New Ad at Dog Park Would Proclaim, 'Stop Buying From Pet Stores and Breeders'
For Immediate Release:
March 13, 2017
Sophia Charchuk 202-483-7382
Just in time for National Puppy Day on March 23, PETA sent a letter this morning offering Jefferson City $1,000 for the city animal shelter in exchange for permission to place an ad at the North Jefferson Recreation Area Dog Park that urges, “Stop Buying From Pet Stores and Breeders.”
In the letter, PETA—whose motto reads, in part, that “animals are not ours to abuse in any way”—notes that Missouri is the heart of the puppy-mill industry, which keeps mother dogs in tiny, filthy cages and uses them as breeding machines until their bodies give out. Buying a dog from a pet store supports puppy mills—and all breeders contribute to the homeless-animal overpopulation crisis.
“When animal shelters are bursting at the seams with dogs and cats, it’s irresponsible to bring more puppies and kittens into an already-overcrowded world,” says PETA President Ingrid Newkirk. “PETA’s ad would help fund Jefferson City’s overworked shelter while encouraging compassionate people to adopt a homeless animal.”
For more information, please visit PETA.org.
PETA’s letter to Todd Spalding, director of Parks, Recreation and Forestry, follows.
March 13, 2017
Director of Parks, Recreation and Forestry
Dear Mr. Spalding,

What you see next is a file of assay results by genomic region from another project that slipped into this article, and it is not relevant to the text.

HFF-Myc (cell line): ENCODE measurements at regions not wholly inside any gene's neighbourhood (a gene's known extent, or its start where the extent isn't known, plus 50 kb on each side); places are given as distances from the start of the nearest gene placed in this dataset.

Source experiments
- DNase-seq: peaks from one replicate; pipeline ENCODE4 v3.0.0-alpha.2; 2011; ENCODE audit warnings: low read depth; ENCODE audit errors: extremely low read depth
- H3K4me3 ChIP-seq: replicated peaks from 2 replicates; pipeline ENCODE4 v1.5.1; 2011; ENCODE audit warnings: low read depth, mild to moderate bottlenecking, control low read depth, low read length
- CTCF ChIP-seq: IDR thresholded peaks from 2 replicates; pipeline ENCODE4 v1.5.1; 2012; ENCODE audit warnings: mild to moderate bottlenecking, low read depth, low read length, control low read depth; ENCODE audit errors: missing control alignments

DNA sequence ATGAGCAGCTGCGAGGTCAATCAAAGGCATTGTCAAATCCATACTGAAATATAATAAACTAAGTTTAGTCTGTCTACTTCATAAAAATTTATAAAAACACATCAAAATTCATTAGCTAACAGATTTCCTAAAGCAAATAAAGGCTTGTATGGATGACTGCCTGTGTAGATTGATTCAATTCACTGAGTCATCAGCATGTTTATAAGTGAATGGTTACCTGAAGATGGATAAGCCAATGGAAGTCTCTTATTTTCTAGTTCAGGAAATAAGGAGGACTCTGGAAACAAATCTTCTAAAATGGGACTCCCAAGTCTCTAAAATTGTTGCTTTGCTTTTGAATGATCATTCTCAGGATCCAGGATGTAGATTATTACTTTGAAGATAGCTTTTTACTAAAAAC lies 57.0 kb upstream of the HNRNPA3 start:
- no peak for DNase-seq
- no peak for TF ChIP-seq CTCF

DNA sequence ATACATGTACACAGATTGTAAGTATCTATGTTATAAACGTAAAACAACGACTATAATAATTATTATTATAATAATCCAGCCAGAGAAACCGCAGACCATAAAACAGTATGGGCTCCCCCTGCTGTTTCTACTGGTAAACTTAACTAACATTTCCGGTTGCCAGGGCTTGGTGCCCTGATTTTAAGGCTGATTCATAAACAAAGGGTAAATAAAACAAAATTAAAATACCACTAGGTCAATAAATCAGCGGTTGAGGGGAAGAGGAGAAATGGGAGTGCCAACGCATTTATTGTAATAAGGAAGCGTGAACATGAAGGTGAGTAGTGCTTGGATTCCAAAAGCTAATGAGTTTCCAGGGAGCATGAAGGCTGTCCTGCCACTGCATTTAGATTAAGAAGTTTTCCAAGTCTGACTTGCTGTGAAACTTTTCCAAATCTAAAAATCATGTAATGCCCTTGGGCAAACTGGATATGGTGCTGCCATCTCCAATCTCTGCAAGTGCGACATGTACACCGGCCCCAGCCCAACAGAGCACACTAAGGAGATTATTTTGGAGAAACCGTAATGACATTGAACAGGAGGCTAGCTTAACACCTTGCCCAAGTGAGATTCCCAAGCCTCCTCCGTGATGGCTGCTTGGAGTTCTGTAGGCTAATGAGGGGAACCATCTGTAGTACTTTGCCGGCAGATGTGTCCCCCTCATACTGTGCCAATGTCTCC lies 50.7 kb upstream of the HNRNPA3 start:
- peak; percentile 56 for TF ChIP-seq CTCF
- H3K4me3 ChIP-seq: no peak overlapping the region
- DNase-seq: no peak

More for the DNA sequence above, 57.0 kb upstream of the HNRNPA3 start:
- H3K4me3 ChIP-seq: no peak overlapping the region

I’m writing on behalf of PETA and our more than 5 million members and supporters worldwide, including thousands across Missouri, with an offer to help reduce the homeless-animal crisis—which costs countless cats and dogs their lives every year—while also benefitting the city’s animal shelter. We’d like to contribute $1,000 toward the Jefferson City Animal Shelter’s operations in exchange for the prominent placement of our “Stop Buying From Pet Stores and Breeders” ad at the North Jefferson Recreation Area Dog Park in advance of National Puppy Day on March 23.
Millions of dogs and cats will enter U.S. animal shelters this year. Puppy mills, pet stores, and breeders exacerbate the overpopulation crisis by continuing to bring a steady stream of dogs and cats into a world that already has no place for many others to go.
I’m sure that you realize that Missouri is the heart of the puppy-mill industry and that the puppy mills supplying most pet stores warehouse mother dogs inside tiny cages and decrepit outdoor hutches. They also breed them repeatedly, until their spent bodies can no longer produce litters. Even if people purchase animals from a “hobby breeder,” no breeding can be considered responsible when there’s such an overpopulation crisis. Those whose hearts are set on a certain breed can still adopt, since 25 percent of dogs in shelters are “purebred” and breed-specific rescues abound.
People who breed animals to sell as commodities will keep on doing so as long as someone is willing to pay for them. But the price paid by animals in shelters is much higher. We hope that by placing our ad near the dog park, visitors who are considering bringing a dog into their family before or after National Puppy Day will choose adoption and offer a loving home to an abandoned dog—or cat—awaiting a chance at life in an animal shelter.
We’d love to work with you to promote adoption in advance of National Puppy Day. I look forward to hearing from you. Thank you for your consideration.
Very truly yours,
Ingrid E. Newkirk